FOUR former GlaxoSmithKline employees will share up to $250m (€198m) after their evidence helped US authorities secure a record settlement with the UK drug company for mispromoting drugs.
Greg Thorpe, Blair Hamrick, Thomas Gerahty and Matthew Burke are in line to receive the payout under the Federal False Claims Act, a US law dating back to the Civil War that allows whistleblowers to receive a portion of money the government recovers when prosecuting fraud.
Glaxo, Britain's biggest drug maker, this week agreed to pay a $3bn fine after admitting to mis-promoting its Paxil and Wellbutrin medicines to US consumers between 1998 and 2003. The company also pleaded guilty to failing to properly submit required safety data to regulators on diabetes drug Avandia between 2001 and 2007. It was alleged Glaxo paid for luxury weekends for doctors at destinations including Bermuda and Hawaii to persuade them to prescribe the mispromoted drugs.
The historic settlement caps an almost decade-long fight for the four men, who had sales and marketing jobs with Glaxo in the US.
Mr Thorpe, 61, who was with Glaxo for more than 20 years before he left in 2002, said: "I cannot be certain, if I knew beforehand what was coming after filing this case, that I could do it again." The father of four has been unemployed since the legal action began and says he now has about $700,000 of debt.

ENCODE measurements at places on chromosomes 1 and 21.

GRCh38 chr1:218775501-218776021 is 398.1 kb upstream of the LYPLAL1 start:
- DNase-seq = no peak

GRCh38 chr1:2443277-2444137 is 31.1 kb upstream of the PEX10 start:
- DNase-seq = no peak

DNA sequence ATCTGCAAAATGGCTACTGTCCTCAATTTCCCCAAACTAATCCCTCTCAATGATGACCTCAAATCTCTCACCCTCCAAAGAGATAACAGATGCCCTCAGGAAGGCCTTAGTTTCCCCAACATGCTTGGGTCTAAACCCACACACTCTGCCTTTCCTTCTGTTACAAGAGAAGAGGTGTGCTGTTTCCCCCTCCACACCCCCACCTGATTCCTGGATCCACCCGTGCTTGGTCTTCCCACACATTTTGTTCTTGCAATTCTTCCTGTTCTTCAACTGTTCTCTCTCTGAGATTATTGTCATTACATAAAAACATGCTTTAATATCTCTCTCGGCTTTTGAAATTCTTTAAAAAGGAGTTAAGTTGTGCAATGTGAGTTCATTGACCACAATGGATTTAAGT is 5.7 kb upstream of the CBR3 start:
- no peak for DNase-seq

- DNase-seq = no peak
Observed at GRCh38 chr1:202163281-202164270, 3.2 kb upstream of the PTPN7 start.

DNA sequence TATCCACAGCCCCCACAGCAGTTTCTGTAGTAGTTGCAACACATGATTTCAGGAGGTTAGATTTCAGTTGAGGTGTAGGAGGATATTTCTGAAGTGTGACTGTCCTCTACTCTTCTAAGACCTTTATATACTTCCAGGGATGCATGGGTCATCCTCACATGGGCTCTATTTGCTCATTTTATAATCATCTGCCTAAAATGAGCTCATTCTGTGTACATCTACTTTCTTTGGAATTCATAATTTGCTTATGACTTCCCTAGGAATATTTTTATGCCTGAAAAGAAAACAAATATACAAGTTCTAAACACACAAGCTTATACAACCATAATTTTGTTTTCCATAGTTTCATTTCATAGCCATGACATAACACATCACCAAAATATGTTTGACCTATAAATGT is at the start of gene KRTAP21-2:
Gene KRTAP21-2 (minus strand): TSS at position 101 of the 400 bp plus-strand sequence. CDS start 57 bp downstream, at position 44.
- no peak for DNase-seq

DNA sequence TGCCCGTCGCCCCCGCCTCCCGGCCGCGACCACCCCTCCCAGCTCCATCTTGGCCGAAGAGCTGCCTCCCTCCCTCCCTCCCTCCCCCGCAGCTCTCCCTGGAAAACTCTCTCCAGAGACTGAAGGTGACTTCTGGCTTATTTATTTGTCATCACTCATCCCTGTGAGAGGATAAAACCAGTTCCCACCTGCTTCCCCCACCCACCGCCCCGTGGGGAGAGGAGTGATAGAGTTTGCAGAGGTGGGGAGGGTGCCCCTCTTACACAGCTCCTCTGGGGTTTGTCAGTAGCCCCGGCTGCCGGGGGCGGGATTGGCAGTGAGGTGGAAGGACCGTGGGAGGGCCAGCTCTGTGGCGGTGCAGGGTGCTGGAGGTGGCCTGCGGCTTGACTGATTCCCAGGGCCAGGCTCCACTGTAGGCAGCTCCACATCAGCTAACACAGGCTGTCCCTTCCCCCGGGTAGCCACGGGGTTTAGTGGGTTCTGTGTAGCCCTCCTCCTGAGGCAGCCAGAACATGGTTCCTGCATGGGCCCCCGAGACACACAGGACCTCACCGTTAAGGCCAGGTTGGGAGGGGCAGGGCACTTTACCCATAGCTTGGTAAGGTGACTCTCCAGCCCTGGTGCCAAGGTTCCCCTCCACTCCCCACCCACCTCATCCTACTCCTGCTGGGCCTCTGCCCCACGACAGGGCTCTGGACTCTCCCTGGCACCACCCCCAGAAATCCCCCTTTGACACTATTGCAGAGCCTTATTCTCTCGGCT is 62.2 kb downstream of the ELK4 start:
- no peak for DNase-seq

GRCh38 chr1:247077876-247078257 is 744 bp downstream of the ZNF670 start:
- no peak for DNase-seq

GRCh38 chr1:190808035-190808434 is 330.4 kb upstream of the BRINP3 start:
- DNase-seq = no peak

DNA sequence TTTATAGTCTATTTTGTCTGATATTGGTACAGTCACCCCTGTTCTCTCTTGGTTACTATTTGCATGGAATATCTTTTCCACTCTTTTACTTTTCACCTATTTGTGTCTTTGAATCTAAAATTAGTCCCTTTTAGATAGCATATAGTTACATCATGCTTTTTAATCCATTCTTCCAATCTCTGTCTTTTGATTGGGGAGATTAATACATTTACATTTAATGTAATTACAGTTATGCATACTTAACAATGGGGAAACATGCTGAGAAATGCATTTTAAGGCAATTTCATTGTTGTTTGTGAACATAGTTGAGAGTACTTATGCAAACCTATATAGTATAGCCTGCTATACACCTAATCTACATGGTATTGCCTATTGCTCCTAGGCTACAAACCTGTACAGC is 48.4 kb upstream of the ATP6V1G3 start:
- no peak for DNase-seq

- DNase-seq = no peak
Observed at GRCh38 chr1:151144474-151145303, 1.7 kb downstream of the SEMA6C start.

Mr Hamrick, who worked as a salesman for Glaxo in Colorado, says he has since lost his house and that the legal battle has been "a dark cloud hanging over our heads".
Mr Hamrick and Mr Thorpe began the legal action in 2003 after, they claim, their concerns over mispromotion of drugs were ignored by Glaxo.
The whistleblowers' payout will come from a portion of the civil settlement that relates to Glaxo's alleged mispromotion of a series of medicines, including Advair, an asthma drug. Although $686m of the fine Glaxo is paying stems from losses the US government says it incurred because of the alleged mispromotion of Advair, Glaxo did not admit liability on that drug.
"It was an historic settlement for the US taxpayers and it's important to note that this settlement would not have happened without these men," said Erika Kelton, a lawyer for Mr Gerahty and Mr Burke.
US prosecutors judged that the evidence provided by the four helped secure just over $1bn of the total fine the government levied on Glaxo. Officials from the Department of Justice will now determine what percentage of that fine will go to the whistleblowers. Under the False Claims Act, the four men will receive a minimum of about $150m.
A Glaxo spokesman said: "In the last four years we have fundamentally changed procedures. We now encourage employees to seek help and discuss their concerns about ethical issues or suspected cases of misconduct."
The Department of Justice declined to comment.